This approach worked fine until I reached Grand Abyss, home of the infamous "robot hop" roll jump required to skip the Grapple Beam - hands down the hardest trick in the game (some would say the hardest trick in either of the Prime games). After many, many failures in practice, I lost interest and the speed run was relegated to the status of "possible things to do in the future if life gets really boring".
Summer arrived, and with it a selection of the metroid2002.com elite found themselves with little to do. I mentioned idly to Red Scarlet on IRC that I was considering a secret world assisted 17% attempt on Echoes, stupidly forgetting Scarlet's voracious appetite for new Metroid speed run product. From this point on any complaint about boredom was met with a gentle reminder that I had a run to do. Knowing that I had an audience meant that it didn't take much cajoling before the little black-and-blue disc was back in my Gamecube, and despite a string of technical problems that needed to be overcome to get a DVD recorder to capture a PAL-60 only game, I started the run on June 25th, 2006.
One issue that came up during the run was whether I should be doing 16% or 17%, as a floatless 16% is now believed to be possible. After agonising for a while over this choice, I eventually plumped for my original plan of 17%. There were two main reasons for this decision. Firstly the 16% game would require much more secret world use, and owing to the controversial nature of going out-of-bounds and the associated time penalty, I felt that the 17% game would be significantly more watchable than the 16%. Secondly, doing 17% made it more likely that someone else would attempt 16% later, which would mean that two runs would be produced instead of just the one, which can only be a good thing.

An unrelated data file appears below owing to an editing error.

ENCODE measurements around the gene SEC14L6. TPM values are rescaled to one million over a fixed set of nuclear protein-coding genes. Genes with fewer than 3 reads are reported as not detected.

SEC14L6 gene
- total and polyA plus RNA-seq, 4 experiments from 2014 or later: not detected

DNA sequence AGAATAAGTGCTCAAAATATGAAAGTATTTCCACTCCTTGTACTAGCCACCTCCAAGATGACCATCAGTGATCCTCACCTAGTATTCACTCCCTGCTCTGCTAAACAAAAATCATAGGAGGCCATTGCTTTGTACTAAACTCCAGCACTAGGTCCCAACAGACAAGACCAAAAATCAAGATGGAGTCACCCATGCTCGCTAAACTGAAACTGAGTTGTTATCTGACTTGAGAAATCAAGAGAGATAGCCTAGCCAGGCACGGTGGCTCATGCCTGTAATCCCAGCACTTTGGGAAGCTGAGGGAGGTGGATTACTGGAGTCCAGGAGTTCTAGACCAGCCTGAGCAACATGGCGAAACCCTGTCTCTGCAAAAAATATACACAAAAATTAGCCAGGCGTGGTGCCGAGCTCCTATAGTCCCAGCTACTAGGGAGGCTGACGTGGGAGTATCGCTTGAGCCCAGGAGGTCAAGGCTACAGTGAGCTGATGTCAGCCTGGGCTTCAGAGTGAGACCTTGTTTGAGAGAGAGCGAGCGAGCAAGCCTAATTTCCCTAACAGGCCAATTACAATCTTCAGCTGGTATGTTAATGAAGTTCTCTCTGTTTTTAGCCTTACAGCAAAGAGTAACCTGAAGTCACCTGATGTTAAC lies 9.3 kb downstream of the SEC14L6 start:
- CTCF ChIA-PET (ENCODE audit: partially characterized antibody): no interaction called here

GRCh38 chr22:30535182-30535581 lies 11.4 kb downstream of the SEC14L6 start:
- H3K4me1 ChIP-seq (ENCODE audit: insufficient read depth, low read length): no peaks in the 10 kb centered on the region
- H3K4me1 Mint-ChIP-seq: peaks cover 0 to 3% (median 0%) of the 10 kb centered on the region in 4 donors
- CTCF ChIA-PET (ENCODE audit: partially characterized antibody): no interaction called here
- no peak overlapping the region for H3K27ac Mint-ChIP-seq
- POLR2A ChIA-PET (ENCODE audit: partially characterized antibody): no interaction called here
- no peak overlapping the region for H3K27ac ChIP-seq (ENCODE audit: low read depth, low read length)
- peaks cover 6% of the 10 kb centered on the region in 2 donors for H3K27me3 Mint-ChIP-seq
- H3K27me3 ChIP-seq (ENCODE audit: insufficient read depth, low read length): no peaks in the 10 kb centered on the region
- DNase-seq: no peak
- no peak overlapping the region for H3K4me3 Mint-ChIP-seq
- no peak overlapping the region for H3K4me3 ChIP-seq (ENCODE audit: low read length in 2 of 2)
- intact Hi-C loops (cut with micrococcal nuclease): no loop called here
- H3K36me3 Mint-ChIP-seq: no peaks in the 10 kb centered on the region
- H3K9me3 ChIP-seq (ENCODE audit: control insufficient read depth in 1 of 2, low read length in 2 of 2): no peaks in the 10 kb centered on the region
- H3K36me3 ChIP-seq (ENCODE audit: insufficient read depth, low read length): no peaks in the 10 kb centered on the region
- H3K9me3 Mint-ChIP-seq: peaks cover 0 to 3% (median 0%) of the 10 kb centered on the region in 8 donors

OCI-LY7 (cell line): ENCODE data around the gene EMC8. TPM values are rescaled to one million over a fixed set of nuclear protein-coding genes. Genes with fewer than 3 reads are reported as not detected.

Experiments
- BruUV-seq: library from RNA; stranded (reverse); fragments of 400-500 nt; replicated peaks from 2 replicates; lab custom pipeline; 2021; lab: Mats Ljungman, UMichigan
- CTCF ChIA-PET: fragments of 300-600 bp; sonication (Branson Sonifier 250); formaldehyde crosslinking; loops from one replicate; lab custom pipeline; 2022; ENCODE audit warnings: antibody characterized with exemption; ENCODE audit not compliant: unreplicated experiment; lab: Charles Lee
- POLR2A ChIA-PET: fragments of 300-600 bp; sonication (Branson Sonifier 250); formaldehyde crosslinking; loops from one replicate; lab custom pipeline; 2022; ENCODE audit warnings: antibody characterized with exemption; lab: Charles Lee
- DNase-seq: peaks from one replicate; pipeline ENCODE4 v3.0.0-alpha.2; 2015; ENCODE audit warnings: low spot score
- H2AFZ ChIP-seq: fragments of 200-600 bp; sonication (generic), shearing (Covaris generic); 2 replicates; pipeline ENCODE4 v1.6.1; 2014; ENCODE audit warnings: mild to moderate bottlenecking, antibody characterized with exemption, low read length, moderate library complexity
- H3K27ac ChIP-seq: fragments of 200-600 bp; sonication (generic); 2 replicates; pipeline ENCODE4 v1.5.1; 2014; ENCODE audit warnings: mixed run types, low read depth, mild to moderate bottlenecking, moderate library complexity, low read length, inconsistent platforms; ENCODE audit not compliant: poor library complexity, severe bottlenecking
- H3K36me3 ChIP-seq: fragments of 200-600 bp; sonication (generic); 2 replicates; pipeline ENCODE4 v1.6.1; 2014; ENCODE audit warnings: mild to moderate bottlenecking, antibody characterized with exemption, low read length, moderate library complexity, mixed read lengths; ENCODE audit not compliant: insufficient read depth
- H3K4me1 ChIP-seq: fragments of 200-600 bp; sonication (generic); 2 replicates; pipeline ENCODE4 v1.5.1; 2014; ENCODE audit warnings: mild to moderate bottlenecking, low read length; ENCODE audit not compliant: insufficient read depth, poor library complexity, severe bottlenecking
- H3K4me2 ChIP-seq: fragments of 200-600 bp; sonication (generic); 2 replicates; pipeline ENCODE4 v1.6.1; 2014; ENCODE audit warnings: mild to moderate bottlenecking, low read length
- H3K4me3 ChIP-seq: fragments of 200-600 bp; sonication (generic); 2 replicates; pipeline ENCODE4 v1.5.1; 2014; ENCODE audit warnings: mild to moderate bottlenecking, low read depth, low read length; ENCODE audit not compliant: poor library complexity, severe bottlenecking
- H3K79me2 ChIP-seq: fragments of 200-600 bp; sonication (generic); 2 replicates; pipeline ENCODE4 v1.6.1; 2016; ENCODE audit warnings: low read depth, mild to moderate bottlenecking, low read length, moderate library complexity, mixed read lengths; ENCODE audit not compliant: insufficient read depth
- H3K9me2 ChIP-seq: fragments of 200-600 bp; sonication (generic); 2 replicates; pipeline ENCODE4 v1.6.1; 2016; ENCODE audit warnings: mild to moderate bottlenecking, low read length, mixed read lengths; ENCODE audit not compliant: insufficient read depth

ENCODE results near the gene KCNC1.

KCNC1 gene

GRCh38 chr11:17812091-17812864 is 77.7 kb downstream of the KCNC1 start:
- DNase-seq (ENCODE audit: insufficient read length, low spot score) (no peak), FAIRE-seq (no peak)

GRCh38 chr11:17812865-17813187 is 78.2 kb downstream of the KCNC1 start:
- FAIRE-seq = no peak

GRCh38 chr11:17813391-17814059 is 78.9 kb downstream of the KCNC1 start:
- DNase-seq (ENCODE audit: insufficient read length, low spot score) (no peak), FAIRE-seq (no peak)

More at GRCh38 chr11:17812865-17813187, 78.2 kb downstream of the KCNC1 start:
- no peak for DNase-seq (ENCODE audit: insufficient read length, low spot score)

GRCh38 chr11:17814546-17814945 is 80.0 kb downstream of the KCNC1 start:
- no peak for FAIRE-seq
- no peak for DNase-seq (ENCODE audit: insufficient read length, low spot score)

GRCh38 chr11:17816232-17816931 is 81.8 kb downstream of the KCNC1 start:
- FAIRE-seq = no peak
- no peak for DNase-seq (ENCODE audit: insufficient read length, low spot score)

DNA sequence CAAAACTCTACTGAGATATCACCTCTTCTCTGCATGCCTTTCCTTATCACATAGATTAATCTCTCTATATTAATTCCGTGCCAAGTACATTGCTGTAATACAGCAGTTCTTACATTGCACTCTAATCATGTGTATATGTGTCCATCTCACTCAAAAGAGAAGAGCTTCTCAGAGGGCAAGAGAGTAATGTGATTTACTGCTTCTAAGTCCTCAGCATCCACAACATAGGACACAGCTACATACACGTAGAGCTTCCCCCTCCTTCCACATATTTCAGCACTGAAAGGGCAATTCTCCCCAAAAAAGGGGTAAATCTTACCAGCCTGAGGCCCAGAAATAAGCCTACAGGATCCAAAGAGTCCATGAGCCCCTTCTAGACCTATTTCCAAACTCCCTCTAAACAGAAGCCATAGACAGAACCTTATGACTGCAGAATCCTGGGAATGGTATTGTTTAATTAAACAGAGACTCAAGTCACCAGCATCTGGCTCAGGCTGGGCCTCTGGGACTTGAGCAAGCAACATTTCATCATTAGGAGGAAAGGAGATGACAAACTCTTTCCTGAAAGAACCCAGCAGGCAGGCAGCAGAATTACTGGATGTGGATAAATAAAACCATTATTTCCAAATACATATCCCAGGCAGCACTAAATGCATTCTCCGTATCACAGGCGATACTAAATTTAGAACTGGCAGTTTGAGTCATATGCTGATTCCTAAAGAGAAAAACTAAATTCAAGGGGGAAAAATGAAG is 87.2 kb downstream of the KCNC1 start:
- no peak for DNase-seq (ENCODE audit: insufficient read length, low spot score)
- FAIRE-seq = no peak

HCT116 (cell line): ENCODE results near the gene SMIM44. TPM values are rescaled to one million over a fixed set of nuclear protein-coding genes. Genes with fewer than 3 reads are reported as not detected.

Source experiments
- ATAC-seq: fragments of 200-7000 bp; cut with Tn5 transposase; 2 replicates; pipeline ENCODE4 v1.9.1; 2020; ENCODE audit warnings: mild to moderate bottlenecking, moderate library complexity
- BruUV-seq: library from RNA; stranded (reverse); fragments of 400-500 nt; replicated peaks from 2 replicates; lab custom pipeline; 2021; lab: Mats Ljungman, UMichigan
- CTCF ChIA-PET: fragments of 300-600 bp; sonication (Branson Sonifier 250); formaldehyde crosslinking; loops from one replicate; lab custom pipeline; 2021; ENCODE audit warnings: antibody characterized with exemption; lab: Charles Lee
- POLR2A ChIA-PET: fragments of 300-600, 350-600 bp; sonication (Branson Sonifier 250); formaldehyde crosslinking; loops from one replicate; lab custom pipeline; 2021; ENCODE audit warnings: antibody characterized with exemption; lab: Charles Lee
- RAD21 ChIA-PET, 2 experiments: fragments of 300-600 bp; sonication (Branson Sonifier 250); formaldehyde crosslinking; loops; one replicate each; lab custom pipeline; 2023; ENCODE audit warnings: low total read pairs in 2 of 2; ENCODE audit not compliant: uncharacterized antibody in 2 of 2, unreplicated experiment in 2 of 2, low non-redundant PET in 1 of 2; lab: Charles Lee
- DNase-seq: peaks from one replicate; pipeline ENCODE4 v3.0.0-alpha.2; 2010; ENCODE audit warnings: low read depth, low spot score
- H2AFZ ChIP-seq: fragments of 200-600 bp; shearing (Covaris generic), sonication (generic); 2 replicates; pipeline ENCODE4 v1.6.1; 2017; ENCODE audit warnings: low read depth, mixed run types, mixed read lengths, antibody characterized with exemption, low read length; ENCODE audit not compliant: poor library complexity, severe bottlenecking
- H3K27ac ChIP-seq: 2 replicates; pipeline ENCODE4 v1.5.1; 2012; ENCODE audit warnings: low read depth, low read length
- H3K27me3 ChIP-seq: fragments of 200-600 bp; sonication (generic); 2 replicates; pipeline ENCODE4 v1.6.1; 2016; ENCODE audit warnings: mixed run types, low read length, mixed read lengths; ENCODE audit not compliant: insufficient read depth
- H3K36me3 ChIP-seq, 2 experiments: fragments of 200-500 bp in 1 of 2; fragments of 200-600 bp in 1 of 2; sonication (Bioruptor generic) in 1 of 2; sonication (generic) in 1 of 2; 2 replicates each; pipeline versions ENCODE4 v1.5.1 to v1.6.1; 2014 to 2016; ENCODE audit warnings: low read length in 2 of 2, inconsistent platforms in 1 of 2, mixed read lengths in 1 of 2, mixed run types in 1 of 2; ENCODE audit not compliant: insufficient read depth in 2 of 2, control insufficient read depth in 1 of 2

The big worry throughout the first three-quarters of the run was whether I would be able to make the hop to the robot in Grand Abyss. I failed well over 200 times while recording before desperation took hold and I found myself researching other possible methods. Ultimately I was able to make it onto the robot with a dash jump instead, a technique which seems much more reliable than the roll jump.
Suggestions For Improvement
This attempt contains the usual sprinkling of mistakes and sections that did not go perfectly, but there are a few things to which I would like to call particular attention. Most of them are related to lack of proper forward planning, so let these be a lesson to anyone else considering a speed run on any game.